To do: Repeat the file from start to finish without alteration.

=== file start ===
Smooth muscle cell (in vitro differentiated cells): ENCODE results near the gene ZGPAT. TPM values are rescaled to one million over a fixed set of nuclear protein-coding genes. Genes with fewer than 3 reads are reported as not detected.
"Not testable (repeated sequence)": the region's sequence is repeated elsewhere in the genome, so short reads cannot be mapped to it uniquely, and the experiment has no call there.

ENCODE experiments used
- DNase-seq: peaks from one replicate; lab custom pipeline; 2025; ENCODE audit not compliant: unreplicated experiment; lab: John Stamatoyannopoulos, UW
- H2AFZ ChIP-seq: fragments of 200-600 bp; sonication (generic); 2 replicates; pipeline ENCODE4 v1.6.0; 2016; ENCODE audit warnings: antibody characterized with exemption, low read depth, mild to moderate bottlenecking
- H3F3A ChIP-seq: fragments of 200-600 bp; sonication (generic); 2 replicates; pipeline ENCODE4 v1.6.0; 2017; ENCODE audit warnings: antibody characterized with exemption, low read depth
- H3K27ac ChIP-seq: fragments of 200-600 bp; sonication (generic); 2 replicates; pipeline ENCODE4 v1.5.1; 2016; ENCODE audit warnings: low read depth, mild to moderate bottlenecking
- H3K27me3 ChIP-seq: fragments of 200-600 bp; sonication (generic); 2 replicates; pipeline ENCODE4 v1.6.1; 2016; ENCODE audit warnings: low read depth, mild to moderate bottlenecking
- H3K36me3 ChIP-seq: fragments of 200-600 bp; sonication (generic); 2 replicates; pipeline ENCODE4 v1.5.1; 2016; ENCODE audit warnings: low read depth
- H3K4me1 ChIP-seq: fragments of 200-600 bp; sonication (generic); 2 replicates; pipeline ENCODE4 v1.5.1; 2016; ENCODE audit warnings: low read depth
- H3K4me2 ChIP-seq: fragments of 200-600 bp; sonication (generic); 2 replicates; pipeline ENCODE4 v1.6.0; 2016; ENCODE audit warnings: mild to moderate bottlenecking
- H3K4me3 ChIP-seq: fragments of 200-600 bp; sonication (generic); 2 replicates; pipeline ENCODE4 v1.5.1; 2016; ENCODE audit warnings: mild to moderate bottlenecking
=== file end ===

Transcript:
Smooth muscle cell (in vitro differentiated cells): ENCODE results near the gene ZGPAT. TPM values are rescaled to one million over a fixed set of nuclear protein-coding genes. Genes with fewer than 3 reads are reported as not detected.
"Not testable (repeated sequence)": the region's sequence is repeated elsewhere in the genome, so short reads cannot be mapped to it uniquely, and the experiment has no call there.

ENCODE experiments used
- DNase-seq: peaks from one replicate; lab custom pipeline; 2025; ENCODE audit not compliant: unreplicated experiment; lab: John Stamatoyannopoulos, UW
- H2AFZ ChIP-seq: fragments of 200-600 bp; sonication (generic); 2 replicates; pipeline ENCODE4 v1.6.0; 2016; ENCODE audit warnings: antibody characterized with exemption, low read depth, mild to moderate bottlenecking
- H3F3A ChIP-seq: fragments of 200-600 bp; sonication (generic); 2 replicates; pipeline ENCODE4 v1.6.0; 2017; ENCODE audit warnings: antibody characterized with exemption, low read depth
- H3K27ac ChIP-seq: fragments of 200-600 bp; sonication (generic); 2 replicates; pipeline ENCODE4 v1.5.1; 2016; ENCODE audit warnings: low read depth, mild to moderate bottlenecking
- H3K27me3 ChIP-seq: fragments of 200-600 bp; sonication (generic); 2 replicates; pipeline ENCODE4 v1.6.1; 2016; ENCODE audit warnings: low read depth, mild to moderate bottlenecking
- H3K36me3 ChIP-seq: fragments of 200-600 bp; sonication (generic); 2 replicates; pipeline ENCODE4 v1.5.1; 2016; ENCODE audit warnings: low read depth
- H3K4me1 ChIP-seq: fragments of 200-600 bp; sonication (generic); 2 replicates; pipeline ENCODE4 v1.5.1; 2016; ENCODE audit warnings: low read depth
- H3K4me2 ChIP-seq: fragments of 200-600 bp; sonication (generic); 2 replicates; pipeline ENCODE4 v1.6.0; 2016; ENCODE audit warnings: mild to moderate bottlenecking
- H3K4me3 ChIP-seq: fragments of 200-600 bp; sonication (generic); 2 replicates; pipeline ENCODE4 v1.5.1; 2016; ENCODE audit warnings: mild to moderate bottlenecking